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Am Fam Physician. 2004;69(9):2060-2061

See article on page 2113.

In this issue of American Family Physician, Shalauta and Saad1 describe endoscopic screening for Barrett’s esophagus and esophageal adenocarcinoma in patients with reflux symptoms. This type of screening has been proposed in an effort to decrease the rate of death from esophageal adenocarcinoma. The concept is intuitively appealing—we know that gastroesophageal reflux disease (GERD) is associated with cancer, and we think that most cancers arise from Barrett’s esophagus. Why not use endoscopy for patients with GERD to find those who have Barrett’s esophagus, and then to follow those patients with Barrett’s esophagus to catch curable cancers? Unfortunately, as with most issues in medicine, the application of this simple concept is fraught with problems. Several barriers exist that make endoscopic screening, as currently practiced, a flawed concept.

Too Much Reflux

Epidemiologic studies suggest that as much as 14 percent of the adult population experience reflux symptoms weekly, and 40 percent of the adult population experience reflux symptoms monthly.2,3 Even if endoscopic screening were limited to patients older than 50 years who experience weekly symptoms, more than 10 million persons in the United States would be eligible for endoscopic screening programs.4 Such a demand on a health care system already stressed in its ability to provide care is untenable.

Too Few Cancers

Although reflux is among the most common medical conditions in the United States, the cancer for which it is a risk factor, esophageal adenocarcinoma, is rare. About 50 percent of the projected 13,900 cases of esophageal cancers in the United States in 2003 were adenocarcinomas.5 Therefore, the risk of cancer to any given patient with reflux is miniscule, and has been suggested to be as low as 0.00065 to 0.00039 cases per patient with reflux annually.4 Subjecting millions of patients to upper endoscopy in an effort to find and prevent these cancers may not be worth the large expense and small rate of morbidity associated with the examinations. Although the incidence of this cancer is rising, the absolute numbers remain low.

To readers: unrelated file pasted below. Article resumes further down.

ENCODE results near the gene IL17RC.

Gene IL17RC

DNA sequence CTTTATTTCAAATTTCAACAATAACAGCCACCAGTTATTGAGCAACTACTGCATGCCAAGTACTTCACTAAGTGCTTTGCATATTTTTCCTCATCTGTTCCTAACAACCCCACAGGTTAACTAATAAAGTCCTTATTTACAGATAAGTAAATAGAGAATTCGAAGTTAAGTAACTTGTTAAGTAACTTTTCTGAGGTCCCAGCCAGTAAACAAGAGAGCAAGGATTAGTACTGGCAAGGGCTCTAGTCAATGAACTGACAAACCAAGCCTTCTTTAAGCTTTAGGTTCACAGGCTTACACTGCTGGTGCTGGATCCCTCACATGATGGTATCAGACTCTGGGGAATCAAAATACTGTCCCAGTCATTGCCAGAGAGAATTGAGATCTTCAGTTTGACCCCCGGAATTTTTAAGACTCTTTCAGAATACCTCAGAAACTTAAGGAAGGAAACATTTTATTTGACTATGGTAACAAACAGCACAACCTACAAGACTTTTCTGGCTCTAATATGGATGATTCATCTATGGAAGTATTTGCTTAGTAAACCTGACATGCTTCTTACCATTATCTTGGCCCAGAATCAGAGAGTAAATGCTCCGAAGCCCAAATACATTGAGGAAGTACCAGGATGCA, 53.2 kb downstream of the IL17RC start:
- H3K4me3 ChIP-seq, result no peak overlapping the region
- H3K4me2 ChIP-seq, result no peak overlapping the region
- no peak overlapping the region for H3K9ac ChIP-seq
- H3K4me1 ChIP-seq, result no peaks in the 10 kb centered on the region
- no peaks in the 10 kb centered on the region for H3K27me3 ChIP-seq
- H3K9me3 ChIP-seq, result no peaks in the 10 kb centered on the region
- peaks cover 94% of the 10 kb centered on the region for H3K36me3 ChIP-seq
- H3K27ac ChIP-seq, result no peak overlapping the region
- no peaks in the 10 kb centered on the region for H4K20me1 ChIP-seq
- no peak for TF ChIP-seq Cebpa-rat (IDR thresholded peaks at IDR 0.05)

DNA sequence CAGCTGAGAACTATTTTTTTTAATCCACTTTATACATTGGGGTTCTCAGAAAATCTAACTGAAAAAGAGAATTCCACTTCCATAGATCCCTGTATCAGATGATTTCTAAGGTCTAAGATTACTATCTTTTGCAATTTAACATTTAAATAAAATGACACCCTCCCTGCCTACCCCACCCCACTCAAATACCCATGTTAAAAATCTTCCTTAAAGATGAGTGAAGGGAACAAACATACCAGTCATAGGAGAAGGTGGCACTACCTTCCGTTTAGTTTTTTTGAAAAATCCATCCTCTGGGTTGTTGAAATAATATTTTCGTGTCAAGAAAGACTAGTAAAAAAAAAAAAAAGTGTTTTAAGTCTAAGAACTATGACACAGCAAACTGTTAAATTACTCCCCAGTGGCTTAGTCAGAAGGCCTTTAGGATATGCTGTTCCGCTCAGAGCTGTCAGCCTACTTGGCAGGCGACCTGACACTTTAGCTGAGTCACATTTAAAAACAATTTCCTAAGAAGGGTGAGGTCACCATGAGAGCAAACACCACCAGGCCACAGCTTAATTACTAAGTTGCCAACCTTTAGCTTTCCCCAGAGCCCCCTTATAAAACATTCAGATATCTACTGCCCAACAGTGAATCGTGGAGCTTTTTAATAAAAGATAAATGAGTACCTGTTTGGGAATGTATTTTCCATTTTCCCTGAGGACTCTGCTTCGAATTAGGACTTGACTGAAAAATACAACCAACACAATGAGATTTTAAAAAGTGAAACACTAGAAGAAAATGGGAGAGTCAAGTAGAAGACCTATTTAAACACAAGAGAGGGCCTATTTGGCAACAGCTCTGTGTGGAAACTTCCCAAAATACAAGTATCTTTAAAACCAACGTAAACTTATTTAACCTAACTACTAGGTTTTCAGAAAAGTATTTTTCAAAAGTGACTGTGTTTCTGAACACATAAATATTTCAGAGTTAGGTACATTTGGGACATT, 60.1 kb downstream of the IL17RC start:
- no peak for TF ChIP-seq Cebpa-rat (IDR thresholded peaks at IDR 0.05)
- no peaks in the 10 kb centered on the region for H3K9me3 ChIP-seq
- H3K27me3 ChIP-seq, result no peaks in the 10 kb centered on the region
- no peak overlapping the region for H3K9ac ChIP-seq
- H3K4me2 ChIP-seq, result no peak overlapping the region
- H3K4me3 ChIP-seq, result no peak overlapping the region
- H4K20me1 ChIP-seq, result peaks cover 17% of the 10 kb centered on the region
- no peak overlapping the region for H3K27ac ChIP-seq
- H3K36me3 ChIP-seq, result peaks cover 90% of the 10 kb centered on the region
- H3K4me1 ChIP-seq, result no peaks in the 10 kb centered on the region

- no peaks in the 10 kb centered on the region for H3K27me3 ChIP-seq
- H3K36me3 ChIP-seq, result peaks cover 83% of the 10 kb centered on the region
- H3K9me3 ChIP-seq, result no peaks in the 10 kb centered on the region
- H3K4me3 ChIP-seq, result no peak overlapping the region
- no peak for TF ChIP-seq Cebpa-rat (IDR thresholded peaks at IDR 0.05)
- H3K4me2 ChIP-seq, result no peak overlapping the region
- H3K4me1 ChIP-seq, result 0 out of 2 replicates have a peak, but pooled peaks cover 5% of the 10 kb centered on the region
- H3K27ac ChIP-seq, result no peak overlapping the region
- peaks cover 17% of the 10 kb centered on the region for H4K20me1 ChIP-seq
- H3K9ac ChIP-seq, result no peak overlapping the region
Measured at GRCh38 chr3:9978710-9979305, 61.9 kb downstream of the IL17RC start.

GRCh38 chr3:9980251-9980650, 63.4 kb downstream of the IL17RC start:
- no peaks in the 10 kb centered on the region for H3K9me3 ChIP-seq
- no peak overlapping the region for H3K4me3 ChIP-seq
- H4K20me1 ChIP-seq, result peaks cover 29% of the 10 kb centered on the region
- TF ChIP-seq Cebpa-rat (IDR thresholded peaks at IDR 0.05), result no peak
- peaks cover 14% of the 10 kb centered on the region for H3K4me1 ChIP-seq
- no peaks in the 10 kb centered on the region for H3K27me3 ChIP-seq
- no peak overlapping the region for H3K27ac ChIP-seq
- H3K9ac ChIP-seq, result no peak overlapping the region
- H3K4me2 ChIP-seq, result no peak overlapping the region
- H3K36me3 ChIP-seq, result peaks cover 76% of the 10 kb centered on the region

Many Patients with Cancer Do Not Have Significant Reflux

Recent studies have demonstrated that up to 40 percent of patients who develop esophageal adenocarcinoma have no or trivial reflux symptoms.6 Presumably, if we use GERD symptoms to decide which patients will receive upper endoscopy screening, this 40 percent of patients would be excluded from screening programs and their poor outcomes would be unaffected by the availability of screening programs.

An Expensive, Unproven Screening Test

Ideally, screening tests should be cost effective, widely available, safe, and proven. Upper endoscopy is an expensive test that can be performed only by a limited number of highly trained professionals. Attempts to lessen the cost of screening examinations by using ultra-thin, unsedated endoscopy are promising, but not widely available.7 Furthermore, given the current screening parameters, endoscopic complications would outnumber the cancers detected.4 Finally, no prospective studies have demonstrated that screening endoscopy lengthens life or decreases the rate of cancer mortality in patients with reflux.

A Highly Prevalent, Poorly Predictive Precursor Lesion

Barrett’s esophagus is highly prevalent in the U.S. population; some estimate the prevalence to be 3 to 6 million persons.8 Although the risk of cancer is increased in patients with Barrett’s esophagus, even among those patients, the estimated cancer risk is approximately 0.005 cancers per patient-year.9 In other words, the vast majority of patients with Barrett’s esophagus will never develop cancer. These patients will go through periodic surveillance examinations and suffer other stigma of a chronic disease diagnosis without experiencing any benefits from the diagnosis of their Barrett’s esophagus. Because we currently cannot tell which patients with Barrett’s esophagus will progress to cancer, further risk stratification is impossible.

Given all of the above difficulties, it is unlikely that screening and surveillance upper endoscopy as currently practiced will do much to decrease the number of deaths from esophageal adenocarcinoma in the United States. Until we can improve risk stratification for this type of cancer among patients with reflux, scarce health care resources would best be diverted elsewhere. Screening for colorectal cancer, for instance, is an undersubscribed intervention that has proved effective in averting death from a much more common disease. It would be unfortunate if the best endoscopic test to prevent death from cancer among patients with reflux symptoms turned out to be a screening colonoscopy. Regardless, until these sizable conceptual problems with upper endoscopy screening are addressed and successfully resolved, this procedure should not gain large-scale acceptance. “Because we can” is an inadequate rationale for pursuing expensive, unproven endoscopic screening programs.

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